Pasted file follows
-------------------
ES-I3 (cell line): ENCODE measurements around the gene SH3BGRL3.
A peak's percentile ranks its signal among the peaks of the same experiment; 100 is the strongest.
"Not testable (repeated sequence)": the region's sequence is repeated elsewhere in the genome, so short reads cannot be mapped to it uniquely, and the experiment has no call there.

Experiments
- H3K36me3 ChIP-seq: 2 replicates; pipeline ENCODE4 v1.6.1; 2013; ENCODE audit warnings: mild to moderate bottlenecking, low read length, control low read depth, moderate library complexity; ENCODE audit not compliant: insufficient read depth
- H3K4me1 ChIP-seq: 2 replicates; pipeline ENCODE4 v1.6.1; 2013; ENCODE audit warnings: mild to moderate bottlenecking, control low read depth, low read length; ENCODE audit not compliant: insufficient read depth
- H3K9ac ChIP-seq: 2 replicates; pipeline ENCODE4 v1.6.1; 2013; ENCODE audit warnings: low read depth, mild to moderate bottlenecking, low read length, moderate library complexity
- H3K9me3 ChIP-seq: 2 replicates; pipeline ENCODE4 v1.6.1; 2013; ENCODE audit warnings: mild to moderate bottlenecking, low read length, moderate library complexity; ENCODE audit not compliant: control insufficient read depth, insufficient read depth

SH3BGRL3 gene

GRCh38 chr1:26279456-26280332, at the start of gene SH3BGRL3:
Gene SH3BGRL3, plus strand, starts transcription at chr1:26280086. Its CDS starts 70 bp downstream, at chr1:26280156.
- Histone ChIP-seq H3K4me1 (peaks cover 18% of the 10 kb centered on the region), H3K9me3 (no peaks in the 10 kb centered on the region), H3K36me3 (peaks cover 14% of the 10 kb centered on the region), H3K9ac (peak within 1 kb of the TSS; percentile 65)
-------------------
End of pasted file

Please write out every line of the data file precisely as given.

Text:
ES-I3 (cell line): ENCODE measurements around the gene SH3BGRL3.
A peak's percentile ranks its signal among the peaks of the same experiment; 100 is the strongest.
"Not testable (repeated sequence)": the region's sequence is repeated elsewhere in the genome, so short reads cannot be mapped to it uniquely, and the experiment has no call there.

Experiments
- H3K36me3 ChIP-seq: 2 replicates; pipeline ENCODE4 v1.6.1; 2013; ENCODE audit warnings: mild to moderate bottlenecking, low read length, control low read depth, moderate library complexity; ENCODE audit not compliant: insufficient read depth
- H3K4me1 ChIP-seq: 2 replicates; pipeline ENCODE4 v1.6.1; 2013; ENCODE audit warnings: mild to moderate bottlenecking, control low read depth, low read length; ENCODE audit not compliant: insufficient read depth
- H3K9ac ChIP-seq: 2 replicates; pipeline ENCODE4 v1.6.1; 2013; ENCODE audit warnings: low read depth, mild to moderate bottlenecking, low read length, moderate library complexity
- H3K9me3 ChIP-seq: 2 replicates; pipeline ENCODE4 v1.6.1; 2013; ENCODE audit warnings: mild to moderate bottlenecking, low read length, moderate library complexity; ENCODE audit not compliant: control insufficient read depth, insufficient read depth

SH3BGRL3 gene

GRCh38 chr1:26279456-26280332, at the start of gene SH3BGRL3:
Gene SH3BGRL3, plus strand, starts transcription at chr1:26280086. Its CDS starts 70 bp downstream, at chr1:26280156.
- Histone ChIP-seq H3K4me1 (peaks cover 18% of the 10 kb centered on the region), H3K9me3 (no peaks in the 10 kb centered on the region), H3K36me3 (peaks cover 14% of the 10 kb centered on the region), H3K9ac (peak within 1 kb of the TSS; percentile 65)